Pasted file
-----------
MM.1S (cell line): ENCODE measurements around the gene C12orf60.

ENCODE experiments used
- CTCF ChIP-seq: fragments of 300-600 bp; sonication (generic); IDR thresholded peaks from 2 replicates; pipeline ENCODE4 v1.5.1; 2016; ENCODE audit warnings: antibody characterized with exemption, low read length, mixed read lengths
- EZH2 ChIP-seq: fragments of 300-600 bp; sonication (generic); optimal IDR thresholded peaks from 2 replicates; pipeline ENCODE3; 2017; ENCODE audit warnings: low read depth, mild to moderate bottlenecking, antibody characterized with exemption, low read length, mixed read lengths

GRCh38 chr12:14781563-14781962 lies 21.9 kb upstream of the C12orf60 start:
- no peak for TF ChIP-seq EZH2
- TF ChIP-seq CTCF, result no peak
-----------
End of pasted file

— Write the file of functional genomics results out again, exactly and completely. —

MM.1S (cell line): ENCODE measurements around the gene C12orf60.

ENCODE experiments used
- CTCF ChIP-seq: fragments of 300-600 bp; sonication (generic); IDR thresholded peaks from 2 replicates; pipeline ENCODE4 v1.5.1; 2016; ENCODE audit warnings: antibody characterized with exemption, low read length, mixed read lengths
- EZH2 ChIP-seq: fragments of 300-600 bp; sonication (generic); optimal IDR thresholded peaks from 2 replicates; pipeline ENCODE3; 2017; ENCODE audit warnings: low read depth, mild to moderate bottlenecking, antibody characterized with exemption, low read length, mixed read lengths

GRCh38 chr12:14781563-14781962 lies 21.9 kb upstream of the C12orf60 start:
- no peak for TF ChIP-seq EZH2
- TF ChIP-seq CTCF, result no peak